PHX attorney Mike Manning demands that Thomas, Arpaio and Wilenchik not destroy docs related to Lacey/Larkin arrests.

In a strongly-worded letter dated November 6, Phoenix attorney Mike Manning demanded that all of the players in the arrests of New Times founders Michael Lacey and Jim Larkin not destroy any documents related to the case.

Addressed to Sheriff Joseph Arpaio, County Attorney Andrew Thomas, Pinal County Attorney James Walsh, former Special Prosecutor Dennis Wilenchik, and Fran McCarroll, Clerk of the Board of Supervisors, the hand-delivered letter warns that "our clients are investigating and intending to pursue all their legal options for actions leading up to and arising out of the unlawful arrests of Mssrs. Lacey and Larkin on October 18, 2007 by deputies of the Maricopa County Sheriff's Office."

As a result, "all information, physical and electronic" bearing on the financial relationships amongst the parties, the decision to convene a grand jury, the decision to arrest Lacey and Larkin, and so forth is required to be preserved. The letter also asks for all billing records provided by Wilenchik's law firm to Maricopa County clients from 2004 to the present, and all communications between and amongst the recipients of the letter.

The letter can be read in its entirety, here.

Village Voice Media Executive Editor Mike Lacey said that Manning was hired for the purpose of sending the letter. Though the letter warns of possible legal action, Lacey stated that, "We have not made the decision yet about the lawsuit."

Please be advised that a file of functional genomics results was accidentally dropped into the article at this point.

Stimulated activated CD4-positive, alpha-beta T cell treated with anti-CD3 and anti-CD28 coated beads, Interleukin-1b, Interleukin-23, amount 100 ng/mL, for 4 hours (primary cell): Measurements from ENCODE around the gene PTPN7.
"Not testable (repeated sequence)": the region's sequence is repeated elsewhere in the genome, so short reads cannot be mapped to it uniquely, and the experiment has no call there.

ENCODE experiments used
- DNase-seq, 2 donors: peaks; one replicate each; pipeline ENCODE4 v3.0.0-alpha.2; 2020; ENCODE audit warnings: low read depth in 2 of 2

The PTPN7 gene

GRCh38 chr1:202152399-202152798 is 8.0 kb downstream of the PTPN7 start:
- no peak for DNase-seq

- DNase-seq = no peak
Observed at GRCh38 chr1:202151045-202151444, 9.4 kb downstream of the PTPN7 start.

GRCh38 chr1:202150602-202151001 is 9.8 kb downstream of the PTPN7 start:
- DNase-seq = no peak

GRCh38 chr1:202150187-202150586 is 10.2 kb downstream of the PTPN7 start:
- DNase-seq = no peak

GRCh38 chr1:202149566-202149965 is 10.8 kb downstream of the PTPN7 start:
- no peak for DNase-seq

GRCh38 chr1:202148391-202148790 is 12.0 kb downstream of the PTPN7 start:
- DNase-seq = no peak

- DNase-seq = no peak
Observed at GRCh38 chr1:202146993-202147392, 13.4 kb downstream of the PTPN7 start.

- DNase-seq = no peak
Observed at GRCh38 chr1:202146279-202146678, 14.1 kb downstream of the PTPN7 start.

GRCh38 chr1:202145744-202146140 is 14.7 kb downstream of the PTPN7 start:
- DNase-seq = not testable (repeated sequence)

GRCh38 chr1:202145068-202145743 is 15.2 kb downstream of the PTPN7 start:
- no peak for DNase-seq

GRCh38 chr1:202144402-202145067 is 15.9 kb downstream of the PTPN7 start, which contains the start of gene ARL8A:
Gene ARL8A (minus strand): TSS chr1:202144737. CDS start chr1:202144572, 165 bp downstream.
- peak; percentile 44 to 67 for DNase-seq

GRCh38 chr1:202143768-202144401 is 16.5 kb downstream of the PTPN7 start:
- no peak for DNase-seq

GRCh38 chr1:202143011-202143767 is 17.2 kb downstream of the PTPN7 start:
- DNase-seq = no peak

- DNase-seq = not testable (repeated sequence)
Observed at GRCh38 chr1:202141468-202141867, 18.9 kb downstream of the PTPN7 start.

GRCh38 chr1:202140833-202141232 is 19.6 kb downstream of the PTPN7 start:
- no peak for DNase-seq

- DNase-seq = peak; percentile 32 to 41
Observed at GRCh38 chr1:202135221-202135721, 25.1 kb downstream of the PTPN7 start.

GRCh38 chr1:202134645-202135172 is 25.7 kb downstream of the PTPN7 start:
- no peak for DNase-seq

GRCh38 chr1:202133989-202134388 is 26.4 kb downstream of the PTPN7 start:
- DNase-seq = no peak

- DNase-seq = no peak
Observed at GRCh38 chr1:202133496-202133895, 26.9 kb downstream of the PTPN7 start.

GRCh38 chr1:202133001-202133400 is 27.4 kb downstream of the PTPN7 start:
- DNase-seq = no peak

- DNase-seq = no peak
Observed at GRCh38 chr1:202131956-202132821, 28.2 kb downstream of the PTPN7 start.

Asked if the sending of this sort of communication was typical when dealing with government agencies, Manning replied that dealing with the MCSO was a special situation that required special precautions.

"When you're dealing with government agencies with the reputation for integrity, you typically don't have to do that," explained Manning. "But with the Sheriff's department and Andrew Thomas' office, you've got to be sure that you've warned them not to destroy documents."

Manning continued, "The Sheriff's office in particular is very aggressive in destroying evidence when they feel they need to. We don't want that evidence destroyed. And if they do destroy it, we want to show the court and the jury that we warned them not to destroy it."

In the legal correspondence, Manning informs the addressees that "this preservation demand is a pre-litigation hold," covering everything from preliminary drafts of documents and e-mails to phone messages, CDs, DVDs, and so on. The addressees are admonished to inform anyone who may be in possession of such evidence of this pre-litigation hold. Should such evidence not be preserved and litigation occurs, "sanctions can be imposed for the willful destruction of evidence."

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